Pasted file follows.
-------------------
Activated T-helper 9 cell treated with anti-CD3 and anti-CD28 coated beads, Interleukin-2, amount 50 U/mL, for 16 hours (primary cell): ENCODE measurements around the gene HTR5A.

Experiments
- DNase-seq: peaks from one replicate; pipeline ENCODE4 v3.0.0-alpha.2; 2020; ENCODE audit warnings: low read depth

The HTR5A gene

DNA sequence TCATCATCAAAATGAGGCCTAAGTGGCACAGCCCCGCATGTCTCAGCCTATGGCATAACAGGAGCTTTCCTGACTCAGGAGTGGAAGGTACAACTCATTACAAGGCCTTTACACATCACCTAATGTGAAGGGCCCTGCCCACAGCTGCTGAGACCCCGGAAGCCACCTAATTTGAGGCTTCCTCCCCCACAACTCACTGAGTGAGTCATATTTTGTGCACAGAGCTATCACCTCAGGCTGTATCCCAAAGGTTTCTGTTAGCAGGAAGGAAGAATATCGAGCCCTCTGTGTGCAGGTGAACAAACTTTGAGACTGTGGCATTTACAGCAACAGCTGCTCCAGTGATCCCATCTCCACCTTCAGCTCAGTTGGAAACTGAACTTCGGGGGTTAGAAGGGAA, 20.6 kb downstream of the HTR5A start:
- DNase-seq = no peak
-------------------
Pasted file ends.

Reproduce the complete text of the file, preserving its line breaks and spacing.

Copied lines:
Activated T-helper 9 cell treated with anti-CD3 and anti-CD28 coated beads, Interleukin-2, amount 50 U/mL, for 16 hours (primary cell): ENCODE measurements around the gene HTR5A.

Experiments
- DNase-seq: peaks from one replicate; pipeline ENCODE4 v3.0.0-alpha.2; 2020; ENCODE audit warnings: low read depth

The HTR5A gene

DNA sequence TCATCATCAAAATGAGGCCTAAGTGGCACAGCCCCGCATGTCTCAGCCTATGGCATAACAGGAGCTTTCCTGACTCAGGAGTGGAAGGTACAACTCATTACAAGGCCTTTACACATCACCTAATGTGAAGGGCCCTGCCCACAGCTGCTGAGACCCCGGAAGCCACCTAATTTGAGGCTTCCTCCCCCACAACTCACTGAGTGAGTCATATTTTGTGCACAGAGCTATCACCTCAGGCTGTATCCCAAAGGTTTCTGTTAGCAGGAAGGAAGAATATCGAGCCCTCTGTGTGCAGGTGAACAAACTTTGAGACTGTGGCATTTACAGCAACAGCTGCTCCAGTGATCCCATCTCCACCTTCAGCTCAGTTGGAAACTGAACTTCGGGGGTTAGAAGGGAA, 20.6 kb downstream of the HTR5A start:
- DNase-seq = no peak